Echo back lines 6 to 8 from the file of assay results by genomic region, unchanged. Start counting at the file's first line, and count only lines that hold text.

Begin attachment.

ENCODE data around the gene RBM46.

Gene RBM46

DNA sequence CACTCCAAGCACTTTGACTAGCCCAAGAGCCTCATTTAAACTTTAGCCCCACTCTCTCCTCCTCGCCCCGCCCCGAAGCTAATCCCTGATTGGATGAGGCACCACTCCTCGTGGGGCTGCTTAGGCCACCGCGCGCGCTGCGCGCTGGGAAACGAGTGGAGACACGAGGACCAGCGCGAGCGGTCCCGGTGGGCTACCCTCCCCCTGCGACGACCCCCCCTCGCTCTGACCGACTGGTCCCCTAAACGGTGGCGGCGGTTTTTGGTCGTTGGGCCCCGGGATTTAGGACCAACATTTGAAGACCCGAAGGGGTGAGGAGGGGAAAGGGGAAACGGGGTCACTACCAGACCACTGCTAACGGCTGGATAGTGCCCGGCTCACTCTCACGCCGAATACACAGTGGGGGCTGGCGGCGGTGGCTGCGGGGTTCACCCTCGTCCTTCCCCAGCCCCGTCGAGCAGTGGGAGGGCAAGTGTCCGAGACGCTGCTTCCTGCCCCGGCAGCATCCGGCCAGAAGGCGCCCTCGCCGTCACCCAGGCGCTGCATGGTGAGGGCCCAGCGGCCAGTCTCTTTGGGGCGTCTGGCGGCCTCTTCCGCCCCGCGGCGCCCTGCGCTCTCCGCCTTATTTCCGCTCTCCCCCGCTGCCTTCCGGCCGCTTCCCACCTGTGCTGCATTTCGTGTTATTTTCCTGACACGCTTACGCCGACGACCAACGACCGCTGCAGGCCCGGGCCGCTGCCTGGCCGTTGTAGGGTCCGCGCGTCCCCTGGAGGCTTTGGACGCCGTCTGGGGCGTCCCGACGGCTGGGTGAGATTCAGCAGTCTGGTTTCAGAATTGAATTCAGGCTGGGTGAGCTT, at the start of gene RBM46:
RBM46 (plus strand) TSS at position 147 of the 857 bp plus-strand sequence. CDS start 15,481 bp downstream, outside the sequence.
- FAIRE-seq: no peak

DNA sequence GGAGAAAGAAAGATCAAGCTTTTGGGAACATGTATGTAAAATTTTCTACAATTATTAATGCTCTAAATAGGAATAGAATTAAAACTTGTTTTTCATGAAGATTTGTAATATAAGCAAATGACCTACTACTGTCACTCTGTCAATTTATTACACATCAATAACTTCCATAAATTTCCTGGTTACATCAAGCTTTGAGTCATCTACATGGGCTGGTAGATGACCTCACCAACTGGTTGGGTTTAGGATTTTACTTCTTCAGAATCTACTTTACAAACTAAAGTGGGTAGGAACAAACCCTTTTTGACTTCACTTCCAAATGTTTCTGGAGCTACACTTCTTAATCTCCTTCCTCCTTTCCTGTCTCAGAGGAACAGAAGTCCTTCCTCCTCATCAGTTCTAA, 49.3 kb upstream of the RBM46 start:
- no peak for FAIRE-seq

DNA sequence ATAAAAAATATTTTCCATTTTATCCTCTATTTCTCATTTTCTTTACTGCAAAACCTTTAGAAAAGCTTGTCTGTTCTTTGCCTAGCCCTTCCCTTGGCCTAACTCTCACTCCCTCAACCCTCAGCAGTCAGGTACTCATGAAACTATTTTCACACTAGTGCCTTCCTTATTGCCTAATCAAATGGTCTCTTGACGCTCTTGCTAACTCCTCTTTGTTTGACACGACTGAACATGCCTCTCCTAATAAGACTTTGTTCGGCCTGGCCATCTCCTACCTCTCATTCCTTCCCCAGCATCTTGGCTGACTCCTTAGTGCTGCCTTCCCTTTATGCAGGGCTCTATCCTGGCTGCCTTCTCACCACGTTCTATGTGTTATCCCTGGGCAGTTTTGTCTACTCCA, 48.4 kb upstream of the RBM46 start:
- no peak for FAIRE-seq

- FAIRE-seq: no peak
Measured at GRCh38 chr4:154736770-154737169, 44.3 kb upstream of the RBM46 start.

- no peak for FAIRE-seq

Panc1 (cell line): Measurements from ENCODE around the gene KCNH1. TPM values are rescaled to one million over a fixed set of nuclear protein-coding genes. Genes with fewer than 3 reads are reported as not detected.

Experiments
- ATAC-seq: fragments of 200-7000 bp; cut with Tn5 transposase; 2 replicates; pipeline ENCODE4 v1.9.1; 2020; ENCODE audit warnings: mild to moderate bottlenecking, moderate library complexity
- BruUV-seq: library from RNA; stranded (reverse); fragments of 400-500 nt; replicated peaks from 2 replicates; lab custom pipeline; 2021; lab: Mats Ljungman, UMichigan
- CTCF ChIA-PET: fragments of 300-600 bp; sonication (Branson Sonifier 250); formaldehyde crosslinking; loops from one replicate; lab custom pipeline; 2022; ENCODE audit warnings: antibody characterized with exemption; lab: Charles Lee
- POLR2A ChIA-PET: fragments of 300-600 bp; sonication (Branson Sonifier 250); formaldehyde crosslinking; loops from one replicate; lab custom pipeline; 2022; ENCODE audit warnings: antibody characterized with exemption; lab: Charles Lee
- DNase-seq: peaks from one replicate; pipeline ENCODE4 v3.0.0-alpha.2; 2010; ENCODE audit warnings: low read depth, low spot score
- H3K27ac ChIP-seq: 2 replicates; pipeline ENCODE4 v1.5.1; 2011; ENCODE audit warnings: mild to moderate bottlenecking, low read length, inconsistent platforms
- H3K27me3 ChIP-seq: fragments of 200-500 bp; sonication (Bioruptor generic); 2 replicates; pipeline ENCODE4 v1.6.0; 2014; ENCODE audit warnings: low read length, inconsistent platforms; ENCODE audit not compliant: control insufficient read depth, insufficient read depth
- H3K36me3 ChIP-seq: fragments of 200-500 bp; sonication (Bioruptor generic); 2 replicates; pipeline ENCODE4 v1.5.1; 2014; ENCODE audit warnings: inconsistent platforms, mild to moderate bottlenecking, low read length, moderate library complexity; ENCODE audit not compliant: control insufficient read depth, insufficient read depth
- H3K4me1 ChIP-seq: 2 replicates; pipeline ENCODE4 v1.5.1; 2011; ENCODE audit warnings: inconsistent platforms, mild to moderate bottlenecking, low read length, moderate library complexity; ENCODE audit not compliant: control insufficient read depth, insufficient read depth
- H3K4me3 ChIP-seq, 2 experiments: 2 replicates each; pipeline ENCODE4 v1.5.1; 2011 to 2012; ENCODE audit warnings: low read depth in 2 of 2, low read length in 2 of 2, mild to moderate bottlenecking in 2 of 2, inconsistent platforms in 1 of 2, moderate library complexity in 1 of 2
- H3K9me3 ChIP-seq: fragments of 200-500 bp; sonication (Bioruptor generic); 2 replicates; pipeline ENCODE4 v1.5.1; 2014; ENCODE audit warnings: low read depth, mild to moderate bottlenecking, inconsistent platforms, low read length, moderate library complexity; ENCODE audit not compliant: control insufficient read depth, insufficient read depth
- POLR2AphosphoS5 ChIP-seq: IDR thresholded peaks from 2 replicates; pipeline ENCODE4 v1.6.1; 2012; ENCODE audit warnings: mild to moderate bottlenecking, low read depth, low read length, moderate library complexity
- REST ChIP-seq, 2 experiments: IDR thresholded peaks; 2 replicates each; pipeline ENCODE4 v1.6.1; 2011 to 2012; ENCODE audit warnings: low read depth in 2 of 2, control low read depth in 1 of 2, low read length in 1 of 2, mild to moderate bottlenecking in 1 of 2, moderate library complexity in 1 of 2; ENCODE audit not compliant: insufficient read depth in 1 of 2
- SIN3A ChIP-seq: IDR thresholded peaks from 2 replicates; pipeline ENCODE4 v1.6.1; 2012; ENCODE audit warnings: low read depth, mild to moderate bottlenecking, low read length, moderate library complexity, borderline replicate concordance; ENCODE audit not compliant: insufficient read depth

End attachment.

DNA sequence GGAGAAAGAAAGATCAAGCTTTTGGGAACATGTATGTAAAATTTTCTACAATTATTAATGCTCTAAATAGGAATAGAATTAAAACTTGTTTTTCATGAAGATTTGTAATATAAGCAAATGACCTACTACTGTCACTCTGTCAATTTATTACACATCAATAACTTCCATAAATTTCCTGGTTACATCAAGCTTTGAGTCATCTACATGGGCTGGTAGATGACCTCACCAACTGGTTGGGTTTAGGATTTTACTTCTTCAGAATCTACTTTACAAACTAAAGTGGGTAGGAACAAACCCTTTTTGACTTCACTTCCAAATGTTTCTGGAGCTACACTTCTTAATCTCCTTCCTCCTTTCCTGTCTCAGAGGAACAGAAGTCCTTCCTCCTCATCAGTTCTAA, 49.3 kb upstream of the RBM46 start:
- no peak for FAIRE-seq

DNA sequence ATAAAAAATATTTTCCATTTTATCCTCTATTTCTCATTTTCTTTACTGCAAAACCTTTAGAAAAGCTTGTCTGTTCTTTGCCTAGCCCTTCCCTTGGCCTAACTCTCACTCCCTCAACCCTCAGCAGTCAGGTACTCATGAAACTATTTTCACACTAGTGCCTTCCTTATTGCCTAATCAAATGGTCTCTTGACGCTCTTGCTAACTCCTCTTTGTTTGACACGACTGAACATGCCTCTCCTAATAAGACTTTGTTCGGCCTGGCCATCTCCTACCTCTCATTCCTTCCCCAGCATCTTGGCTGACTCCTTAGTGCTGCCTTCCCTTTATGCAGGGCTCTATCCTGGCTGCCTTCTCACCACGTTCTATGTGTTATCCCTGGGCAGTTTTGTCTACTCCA, 48.4 kb upstream of the RBM46 start: